How to Use Meditation to Process Sadness
Life has its ups and downs. Cliche but true. And inevitably, one day you will find yourself on the receiving end of one of those low points. It could be a feeling of being unhappy at work, the death of a loved one, a breakup, or a general dislike of humankind. Regardless of the cause, one of the worst things we can do is ignore the emotions we experience during these tough times. You’re not weak for recognizing what you’re going through. In fact, I’d argue it’s a pretty courageous thing to look that discomfort in the face and say “I’m gonna figure you out”.
Last year I went through a breakup and found myself wanting to process my feelings, instead of shoving them away and ignoring them in the way I had that led, in part, to the breakup in the first place. I resolved to let myself cry when I felt like it, to journal daily as openly as possible, and to speak about how I was feeling throughout the whole process (to my friends as well as my ex). I also resolved to have as easy and loving of a breakup as possible (I highly recommend you try this. Breakups don’t have to be nasty just because we’re told they are).
Intent on finding the best ways for us to end our relationship with the highest odds of still being friends, or at least on good terms, I read article upon article about “conscious uncoupling” methods, the top things to do during a breakup, the top things to not do during a breakup, relationship ending ceremonies, yadda yadda.
In the end, it all seemed like the best advice was to just listen to what my gut was telling me to do and then do that. And the only way I could do that is if I got out of my head and into my body. So, I meditated.
I read Pema Chodron’s book, When Things Fall Apart, where she stresses the benefits of Tonglen meditation. Tonglen is a type of meditation where the meditator takes in the suffering of self or others on the in-breath, and releases suffering by sending peace or love or joy on the out-breath.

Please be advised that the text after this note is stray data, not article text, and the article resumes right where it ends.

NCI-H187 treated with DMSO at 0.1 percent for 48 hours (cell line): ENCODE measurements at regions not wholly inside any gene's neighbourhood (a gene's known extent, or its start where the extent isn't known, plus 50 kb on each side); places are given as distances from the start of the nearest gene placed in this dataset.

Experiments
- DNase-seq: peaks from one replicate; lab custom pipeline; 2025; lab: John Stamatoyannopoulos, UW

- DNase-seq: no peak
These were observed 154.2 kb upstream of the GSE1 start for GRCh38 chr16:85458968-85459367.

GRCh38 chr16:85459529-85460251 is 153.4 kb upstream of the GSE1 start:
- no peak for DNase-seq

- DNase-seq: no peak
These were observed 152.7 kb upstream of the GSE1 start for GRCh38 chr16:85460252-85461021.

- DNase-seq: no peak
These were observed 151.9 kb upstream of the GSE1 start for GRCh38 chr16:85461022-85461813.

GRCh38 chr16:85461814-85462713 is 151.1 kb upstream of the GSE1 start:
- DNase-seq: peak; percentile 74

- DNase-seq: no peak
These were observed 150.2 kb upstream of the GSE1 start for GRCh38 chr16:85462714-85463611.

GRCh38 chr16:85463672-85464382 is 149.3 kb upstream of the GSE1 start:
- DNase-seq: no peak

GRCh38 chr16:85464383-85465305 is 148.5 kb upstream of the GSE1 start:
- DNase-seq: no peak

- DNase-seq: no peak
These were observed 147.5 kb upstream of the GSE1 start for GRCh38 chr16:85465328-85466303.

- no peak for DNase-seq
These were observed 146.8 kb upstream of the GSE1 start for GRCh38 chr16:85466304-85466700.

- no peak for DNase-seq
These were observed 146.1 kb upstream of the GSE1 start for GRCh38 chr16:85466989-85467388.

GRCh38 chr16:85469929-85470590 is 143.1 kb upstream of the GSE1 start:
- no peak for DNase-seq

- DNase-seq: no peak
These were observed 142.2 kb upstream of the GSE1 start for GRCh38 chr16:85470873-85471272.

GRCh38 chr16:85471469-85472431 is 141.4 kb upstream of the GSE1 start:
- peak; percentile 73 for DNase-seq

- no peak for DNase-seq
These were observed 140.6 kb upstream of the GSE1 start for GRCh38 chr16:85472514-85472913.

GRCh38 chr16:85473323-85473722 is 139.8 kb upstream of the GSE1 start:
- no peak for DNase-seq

During this practice, I located the area of my body that physically felt the most suffering. At first, it was in my stomach. I focused my attention on my stomach, allowed my attention to be there and accept the pain I was feeling, then I breathed out love and peace. It was truly the most beautiful practice. I gave myself as much time as I needed on the zafu each time I sat. Usually, within moments I would feel so much better and be able to get up and go on my way living the rest of my day.
For the next few weeks, any time I felt like turning on Netflix and shoving my face with chocolate or wrapping myself up in a giant blanket cocoon, I went to my zafu instead. I sat there and practiced Tonglen. That suffering eventually moved from my stomach to my heart, then up to my throat, then eventually it released itself entirely from my body.
“Through meditation, we’re able to see clearly what’s going on with our thoughts and emotions, and we can also let them go” -Pema Chodron
If you’re experiencing a period of sadness right now, I recommend getting in tune with yourself through meditation as one of your ways of healing. Be open to the pain and sadness, allow it to be there and give it your love and attention. Eventually, you may find that acceptance of your emotions and feelings isn’t indulgent, but just what you need to process and release them.